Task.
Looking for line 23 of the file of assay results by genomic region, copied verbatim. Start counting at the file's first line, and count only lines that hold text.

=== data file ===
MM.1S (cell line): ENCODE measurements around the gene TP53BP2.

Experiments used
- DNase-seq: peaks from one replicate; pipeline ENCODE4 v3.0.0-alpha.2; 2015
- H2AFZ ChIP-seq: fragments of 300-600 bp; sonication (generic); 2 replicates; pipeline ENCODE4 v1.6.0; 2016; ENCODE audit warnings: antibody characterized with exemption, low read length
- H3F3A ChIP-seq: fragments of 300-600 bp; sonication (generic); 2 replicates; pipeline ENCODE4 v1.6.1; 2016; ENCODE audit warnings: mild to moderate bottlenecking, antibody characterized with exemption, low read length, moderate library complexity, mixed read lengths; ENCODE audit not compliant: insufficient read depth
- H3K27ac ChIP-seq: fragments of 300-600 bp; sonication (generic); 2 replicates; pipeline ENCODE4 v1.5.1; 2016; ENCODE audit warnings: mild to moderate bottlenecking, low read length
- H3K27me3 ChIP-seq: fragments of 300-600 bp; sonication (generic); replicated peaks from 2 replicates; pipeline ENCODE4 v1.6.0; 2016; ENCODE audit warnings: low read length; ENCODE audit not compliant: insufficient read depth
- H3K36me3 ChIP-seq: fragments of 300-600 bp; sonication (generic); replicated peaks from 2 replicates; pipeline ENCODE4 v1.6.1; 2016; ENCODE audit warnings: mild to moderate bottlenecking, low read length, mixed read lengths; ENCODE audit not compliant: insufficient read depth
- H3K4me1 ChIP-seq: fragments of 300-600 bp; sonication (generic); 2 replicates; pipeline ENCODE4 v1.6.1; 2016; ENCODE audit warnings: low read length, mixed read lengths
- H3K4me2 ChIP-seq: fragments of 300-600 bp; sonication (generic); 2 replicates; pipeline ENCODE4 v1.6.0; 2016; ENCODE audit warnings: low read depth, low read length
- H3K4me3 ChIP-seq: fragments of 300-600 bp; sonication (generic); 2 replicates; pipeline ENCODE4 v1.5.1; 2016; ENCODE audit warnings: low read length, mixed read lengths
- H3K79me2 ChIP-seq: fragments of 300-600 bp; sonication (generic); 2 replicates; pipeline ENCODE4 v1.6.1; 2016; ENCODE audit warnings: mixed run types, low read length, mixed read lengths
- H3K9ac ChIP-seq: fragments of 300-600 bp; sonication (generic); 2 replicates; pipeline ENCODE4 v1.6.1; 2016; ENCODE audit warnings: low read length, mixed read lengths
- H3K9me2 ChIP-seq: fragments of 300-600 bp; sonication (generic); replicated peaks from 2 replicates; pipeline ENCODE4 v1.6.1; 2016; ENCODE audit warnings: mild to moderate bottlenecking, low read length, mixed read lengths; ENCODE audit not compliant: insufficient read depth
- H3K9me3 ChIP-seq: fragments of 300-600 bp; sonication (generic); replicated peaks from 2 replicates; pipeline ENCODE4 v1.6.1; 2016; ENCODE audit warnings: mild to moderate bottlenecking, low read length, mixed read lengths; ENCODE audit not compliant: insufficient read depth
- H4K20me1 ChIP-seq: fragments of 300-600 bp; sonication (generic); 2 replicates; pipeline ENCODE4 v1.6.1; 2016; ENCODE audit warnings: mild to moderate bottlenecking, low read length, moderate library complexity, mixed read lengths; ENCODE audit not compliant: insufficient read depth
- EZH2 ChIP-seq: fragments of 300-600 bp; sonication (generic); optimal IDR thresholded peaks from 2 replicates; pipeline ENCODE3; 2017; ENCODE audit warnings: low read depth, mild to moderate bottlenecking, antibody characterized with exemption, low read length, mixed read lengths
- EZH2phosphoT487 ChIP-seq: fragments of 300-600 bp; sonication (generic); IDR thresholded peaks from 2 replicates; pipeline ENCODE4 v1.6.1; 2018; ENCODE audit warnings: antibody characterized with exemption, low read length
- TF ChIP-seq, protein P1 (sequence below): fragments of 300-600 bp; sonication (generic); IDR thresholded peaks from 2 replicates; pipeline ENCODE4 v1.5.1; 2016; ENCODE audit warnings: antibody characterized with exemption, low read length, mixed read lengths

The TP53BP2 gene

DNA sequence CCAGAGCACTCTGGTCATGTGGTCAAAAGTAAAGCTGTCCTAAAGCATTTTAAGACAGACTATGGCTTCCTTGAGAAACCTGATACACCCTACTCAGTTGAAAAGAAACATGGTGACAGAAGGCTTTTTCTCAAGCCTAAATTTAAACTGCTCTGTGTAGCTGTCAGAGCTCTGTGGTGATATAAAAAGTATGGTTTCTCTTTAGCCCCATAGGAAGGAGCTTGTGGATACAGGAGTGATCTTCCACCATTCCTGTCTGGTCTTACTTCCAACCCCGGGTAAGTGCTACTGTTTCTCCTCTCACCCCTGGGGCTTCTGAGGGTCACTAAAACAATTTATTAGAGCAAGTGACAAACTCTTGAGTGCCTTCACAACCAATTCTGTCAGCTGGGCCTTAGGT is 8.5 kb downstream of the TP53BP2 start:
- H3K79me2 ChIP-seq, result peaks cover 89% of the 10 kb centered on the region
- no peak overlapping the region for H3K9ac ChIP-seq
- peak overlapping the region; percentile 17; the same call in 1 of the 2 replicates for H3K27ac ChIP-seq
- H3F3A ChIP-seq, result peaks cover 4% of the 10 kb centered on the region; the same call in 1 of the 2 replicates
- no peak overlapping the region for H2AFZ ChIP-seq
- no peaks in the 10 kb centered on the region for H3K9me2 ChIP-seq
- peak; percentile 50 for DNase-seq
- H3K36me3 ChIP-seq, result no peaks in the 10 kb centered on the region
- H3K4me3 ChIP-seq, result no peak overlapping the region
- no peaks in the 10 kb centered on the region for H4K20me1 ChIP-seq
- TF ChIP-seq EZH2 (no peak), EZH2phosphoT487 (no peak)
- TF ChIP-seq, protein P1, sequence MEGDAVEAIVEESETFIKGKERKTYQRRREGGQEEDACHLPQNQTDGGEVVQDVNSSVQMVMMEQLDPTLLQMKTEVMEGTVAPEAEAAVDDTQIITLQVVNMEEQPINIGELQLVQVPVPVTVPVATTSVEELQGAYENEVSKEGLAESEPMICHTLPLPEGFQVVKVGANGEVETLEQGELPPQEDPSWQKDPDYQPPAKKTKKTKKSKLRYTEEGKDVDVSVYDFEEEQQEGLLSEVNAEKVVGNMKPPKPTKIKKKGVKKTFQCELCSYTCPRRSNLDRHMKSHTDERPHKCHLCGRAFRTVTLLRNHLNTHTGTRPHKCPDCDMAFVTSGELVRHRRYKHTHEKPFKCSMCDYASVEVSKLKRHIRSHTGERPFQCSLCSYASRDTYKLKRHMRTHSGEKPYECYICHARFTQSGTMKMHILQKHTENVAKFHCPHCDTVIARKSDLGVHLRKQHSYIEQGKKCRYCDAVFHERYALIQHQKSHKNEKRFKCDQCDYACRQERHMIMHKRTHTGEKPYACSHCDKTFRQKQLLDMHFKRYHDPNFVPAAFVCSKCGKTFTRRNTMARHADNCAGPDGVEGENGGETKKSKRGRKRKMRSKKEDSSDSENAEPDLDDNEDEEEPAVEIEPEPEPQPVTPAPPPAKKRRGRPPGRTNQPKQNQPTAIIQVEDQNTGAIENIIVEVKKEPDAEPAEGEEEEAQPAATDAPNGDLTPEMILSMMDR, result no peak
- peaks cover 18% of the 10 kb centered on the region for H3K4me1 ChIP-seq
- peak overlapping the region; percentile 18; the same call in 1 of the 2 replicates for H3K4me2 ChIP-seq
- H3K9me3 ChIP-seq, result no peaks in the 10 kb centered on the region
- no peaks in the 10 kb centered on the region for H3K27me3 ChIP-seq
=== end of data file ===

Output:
- no peak overlapping the region for H3K9ac ChIP-seq